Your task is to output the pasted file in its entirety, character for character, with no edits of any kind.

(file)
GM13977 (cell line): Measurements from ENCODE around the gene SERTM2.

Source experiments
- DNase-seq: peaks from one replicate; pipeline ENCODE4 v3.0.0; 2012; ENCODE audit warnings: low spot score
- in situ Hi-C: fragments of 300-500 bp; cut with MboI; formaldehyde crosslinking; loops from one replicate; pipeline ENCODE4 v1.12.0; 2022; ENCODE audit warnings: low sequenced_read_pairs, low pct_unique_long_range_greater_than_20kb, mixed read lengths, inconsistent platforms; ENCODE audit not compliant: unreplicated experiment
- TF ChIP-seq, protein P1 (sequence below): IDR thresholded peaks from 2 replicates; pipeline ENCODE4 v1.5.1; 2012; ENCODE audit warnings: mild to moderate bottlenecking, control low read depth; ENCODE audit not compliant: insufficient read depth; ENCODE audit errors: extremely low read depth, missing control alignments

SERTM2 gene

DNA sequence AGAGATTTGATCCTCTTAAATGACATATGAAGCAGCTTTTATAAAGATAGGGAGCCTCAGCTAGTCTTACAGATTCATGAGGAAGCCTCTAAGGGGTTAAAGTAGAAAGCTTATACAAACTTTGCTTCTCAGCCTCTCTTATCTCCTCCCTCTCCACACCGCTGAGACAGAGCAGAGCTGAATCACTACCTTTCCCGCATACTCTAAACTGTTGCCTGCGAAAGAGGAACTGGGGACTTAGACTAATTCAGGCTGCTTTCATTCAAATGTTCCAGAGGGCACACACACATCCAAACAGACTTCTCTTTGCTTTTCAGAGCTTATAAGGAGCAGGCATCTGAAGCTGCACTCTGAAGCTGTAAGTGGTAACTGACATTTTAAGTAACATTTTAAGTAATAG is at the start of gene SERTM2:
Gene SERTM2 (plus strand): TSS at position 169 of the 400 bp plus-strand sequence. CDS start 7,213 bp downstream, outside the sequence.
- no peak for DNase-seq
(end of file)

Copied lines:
GM13977 (cell line): Measurements from ENCODE around the gene SERTM2.

Source experiments
- DNase-seq: peaks from one replicate; pipeline ENCODE4 v3.0.0; 2012; ENCODE audit warnings: low spot score
- in situ Hi-C: fragments of 300-500 bp; cut with MboI; formaldehyde crosslinking; loops from one replicate; pipeline ENCODE4 v1.12.0; 2022; ENCODE audit warnings: low sequenced_read_pairs, low pct_unique_long_range_greater_than_20kb, mixed read lengths, inconsistent platforms; ENCODE audit not compliant: unreplicated experiment
- TF ChIP-seq, protein P1 (sequence below): IDR thresholded peaks from 2 replicates; pipeline ENCODE4 v1.5.1; 2012; ENCODE audit warnings: mild to moderate bottlenecking, control low read depth; ENCODE audit not compliant: insufficient read depth; ENCODE audit errors: extremely low read depth, missing control alignments

SERTM2 gene

DNA sequence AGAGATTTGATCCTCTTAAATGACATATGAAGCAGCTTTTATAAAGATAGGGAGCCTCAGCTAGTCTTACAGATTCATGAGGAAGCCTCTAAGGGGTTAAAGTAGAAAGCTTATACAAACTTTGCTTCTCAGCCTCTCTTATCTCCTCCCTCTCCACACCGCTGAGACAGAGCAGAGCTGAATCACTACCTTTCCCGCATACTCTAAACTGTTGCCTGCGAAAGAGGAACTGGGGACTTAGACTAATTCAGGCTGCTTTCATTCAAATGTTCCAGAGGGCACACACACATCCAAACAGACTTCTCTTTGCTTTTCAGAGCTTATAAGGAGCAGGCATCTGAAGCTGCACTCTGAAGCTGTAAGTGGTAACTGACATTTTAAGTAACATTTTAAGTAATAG is at the start of gene SERTM2:
Gene SERTM2 (plus strand): TSS at position 169 of the 400 bp plus-strand sequence. CDS start 7,213 bp downstream, outside the sequence.
- no peak for DNase-seq